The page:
Mindreading Difficulties in the Siblings of People With Asperger Syndrome: Evidence for a Genetic Influence in the Abnormal Development of a Specific Cognitive Domain

Dorris, Liam (1999) Mindreading Difficulties in the Siblings of People With Asperger Syndrome: Evidence for a Genetic Influence in the Abnormal Development of a Specific Cognitive Domain. D Clin Psy thesis, University of Glasgow.

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Abstract

People with epilepsy and learning disabilities pose a challenge in terms of clinical management and research investigation, and to date, the measurement of outcomes in this population has been limited (Espie, Kerr, Paul, O'Brien, Betts, et al, 1997). An audit within the Greater Glasgow Community and Mental Health Services was conducted during 1997 concerning adult epilepsy sufferers who have learning disabilities, and who are known to Community Learning Disabilities Teams (CLDTs) covering the Glasgow area. The present study provides a preliminary demographic analysis of these data. The primary purpose of the study was to identify patterns of service use of people with epilepsy and learning disabilities. It was anticipated that this would help to inform service planning and delivery. The study found that multiple seizure types were a common presentation, and rates of anti-epileptic drug (AED) polytherapy were high (49.8%), in a group of people who have learning disabilities and epilepsy. Rates of attendance at specialist services such as Neurology and Psychiatry were modest at 38% and 50% respectively. Given the multiple needs of this group who have been described as having epilepsy plus, services may not be offering these clients adequate management in terms of optimal treatment or assessment.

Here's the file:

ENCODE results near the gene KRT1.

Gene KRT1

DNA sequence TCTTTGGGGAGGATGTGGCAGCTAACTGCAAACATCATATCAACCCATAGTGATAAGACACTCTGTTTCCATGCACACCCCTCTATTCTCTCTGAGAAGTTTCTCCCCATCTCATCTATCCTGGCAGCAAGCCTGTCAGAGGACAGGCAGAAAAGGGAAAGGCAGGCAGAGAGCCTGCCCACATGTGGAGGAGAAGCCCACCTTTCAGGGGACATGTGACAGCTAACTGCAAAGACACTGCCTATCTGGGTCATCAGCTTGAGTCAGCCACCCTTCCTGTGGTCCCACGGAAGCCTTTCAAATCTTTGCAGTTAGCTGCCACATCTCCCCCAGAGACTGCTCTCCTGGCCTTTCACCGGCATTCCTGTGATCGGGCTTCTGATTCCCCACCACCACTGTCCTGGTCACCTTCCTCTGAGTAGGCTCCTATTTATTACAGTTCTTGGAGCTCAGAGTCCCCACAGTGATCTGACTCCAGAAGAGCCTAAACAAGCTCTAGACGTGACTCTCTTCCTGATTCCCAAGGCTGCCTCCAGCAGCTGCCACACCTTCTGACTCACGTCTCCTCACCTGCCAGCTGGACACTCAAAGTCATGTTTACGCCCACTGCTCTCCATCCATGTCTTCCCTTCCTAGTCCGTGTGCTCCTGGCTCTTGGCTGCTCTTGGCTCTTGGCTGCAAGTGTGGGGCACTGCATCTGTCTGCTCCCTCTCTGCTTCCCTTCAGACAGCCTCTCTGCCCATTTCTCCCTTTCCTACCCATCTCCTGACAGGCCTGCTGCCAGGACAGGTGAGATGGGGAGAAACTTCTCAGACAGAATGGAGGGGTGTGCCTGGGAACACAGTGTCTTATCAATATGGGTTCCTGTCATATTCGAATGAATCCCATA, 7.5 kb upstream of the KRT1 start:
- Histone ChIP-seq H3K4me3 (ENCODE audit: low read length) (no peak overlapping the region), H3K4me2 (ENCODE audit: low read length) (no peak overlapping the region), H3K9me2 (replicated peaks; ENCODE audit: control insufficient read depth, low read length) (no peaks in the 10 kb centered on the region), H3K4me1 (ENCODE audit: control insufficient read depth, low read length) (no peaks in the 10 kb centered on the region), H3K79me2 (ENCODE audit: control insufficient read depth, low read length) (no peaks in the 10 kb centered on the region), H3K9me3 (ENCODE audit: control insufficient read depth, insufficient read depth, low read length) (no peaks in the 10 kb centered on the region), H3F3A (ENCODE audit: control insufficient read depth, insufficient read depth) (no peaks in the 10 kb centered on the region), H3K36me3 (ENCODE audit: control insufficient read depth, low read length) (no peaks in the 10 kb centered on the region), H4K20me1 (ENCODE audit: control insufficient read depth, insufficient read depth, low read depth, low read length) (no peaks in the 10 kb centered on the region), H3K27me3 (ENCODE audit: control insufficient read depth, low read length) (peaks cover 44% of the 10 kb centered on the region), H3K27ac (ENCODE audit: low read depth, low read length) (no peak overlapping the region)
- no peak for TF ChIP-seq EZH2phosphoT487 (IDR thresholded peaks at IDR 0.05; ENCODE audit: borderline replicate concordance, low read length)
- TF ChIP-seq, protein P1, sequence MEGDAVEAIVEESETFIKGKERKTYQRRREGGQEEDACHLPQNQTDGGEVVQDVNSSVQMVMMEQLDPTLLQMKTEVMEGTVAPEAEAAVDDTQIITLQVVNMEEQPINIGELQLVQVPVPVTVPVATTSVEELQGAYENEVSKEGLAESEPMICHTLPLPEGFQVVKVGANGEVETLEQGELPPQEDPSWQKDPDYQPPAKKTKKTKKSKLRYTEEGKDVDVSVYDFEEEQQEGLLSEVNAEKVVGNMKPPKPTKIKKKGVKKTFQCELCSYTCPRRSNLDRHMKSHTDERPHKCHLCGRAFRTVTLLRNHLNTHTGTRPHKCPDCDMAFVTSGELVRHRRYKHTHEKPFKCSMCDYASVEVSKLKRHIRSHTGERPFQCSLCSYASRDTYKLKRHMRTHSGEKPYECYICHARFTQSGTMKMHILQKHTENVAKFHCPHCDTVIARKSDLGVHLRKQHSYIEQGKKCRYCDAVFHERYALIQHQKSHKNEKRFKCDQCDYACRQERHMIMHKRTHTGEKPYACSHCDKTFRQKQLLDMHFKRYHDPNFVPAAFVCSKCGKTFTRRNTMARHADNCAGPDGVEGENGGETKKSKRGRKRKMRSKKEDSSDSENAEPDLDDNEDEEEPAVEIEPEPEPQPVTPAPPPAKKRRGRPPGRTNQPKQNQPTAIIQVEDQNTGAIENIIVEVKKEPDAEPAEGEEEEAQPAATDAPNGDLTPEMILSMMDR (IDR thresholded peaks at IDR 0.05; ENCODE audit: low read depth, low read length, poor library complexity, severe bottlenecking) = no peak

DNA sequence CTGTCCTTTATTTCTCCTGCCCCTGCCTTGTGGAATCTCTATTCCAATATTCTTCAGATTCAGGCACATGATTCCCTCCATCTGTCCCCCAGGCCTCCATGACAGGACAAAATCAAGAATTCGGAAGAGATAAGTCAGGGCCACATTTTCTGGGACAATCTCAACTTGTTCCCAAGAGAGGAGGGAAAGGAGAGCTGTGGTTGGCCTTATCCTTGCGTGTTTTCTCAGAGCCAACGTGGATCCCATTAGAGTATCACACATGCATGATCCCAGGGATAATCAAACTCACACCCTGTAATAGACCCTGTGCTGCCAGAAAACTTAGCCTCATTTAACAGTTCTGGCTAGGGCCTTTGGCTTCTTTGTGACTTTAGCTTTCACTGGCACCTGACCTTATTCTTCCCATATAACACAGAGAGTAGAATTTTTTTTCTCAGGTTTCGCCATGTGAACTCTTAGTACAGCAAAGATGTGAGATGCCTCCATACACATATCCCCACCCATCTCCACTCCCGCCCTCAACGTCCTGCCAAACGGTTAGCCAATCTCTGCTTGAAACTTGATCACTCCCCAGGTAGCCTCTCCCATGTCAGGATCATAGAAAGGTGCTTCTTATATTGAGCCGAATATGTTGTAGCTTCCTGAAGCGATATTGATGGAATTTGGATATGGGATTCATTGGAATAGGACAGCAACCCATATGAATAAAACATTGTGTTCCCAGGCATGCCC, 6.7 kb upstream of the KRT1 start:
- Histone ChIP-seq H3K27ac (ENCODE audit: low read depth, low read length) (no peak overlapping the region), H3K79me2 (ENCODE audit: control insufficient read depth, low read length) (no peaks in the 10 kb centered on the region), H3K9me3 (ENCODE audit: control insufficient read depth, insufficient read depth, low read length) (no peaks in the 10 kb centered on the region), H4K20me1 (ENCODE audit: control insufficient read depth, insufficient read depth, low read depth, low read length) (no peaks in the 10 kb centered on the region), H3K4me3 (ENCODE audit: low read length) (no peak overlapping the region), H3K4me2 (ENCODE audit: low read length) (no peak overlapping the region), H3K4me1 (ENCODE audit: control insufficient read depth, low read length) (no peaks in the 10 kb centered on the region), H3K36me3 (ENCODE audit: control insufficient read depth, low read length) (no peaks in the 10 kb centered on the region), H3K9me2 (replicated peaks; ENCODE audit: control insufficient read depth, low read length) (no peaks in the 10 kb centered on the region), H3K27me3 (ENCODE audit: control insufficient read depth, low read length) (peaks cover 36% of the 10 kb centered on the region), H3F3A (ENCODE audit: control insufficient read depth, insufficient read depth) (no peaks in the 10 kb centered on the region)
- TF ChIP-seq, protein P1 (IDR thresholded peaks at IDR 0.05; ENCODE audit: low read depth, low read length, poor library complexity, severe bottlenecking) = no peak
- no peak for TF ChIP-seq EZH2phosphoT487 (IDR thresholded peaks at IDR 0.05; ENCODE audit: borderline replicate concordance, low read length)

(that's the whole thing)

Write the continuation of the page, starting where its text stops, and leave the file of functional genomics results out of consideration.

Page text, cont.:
Item Type: Thesis (D Clin Psy)
Qualification Level: Doctoral
Additional Information: Adviser: Colin Espie
Keywords: Clinical psychology, Cognitive psychology, Developmental psychology
Date of Award: 1999
Depositing User: Enlighten Team
Unique ID: glathesis:1999-76245
Copyright: Copyright of this thesis is held by the author.
Date Deposited: 19 Nov 2019 16:14
Last Modified: 19 Nov 2019 16:14
URI: http://theses.gla.ac.uk/id/eprint/76245

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